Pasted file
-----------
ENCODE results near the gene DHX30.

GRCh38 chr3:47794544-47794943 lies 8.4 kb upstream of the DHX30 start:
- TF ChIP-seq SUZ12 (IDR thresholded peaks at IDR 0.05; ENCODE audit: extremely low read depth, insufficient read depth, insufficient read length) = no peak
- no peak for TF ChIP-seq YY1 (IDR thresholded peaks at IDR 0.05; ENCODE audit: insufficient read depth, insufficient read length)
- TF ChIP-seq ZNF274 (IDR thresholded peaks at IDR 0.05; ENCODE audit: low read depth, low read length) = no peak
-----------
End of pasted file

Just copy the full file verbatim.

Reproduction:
ENCODE results near the gene DHX30.

GRCh38 chr3:47794544-47794943 lies 8.4 kb upstream of the DHX30 start:
- TF ChIP-seq SUZ12 (IDR thresholded peaks at IDR 0.05; ENCODE audit: extremely low read depth, insufficient read depth, insufficient read length) = no peak
- no peak for TF ChIP-seq YY1 (IDR thresholded peaks at IDR 0.05; ENCODE audit: insufficient read depth, insufficient read length)
- TF ChIP-seq ZNF274 (IDR thresholded peaks at IDR 0.05; ENCODE audit: low read depth, low read length) = no peak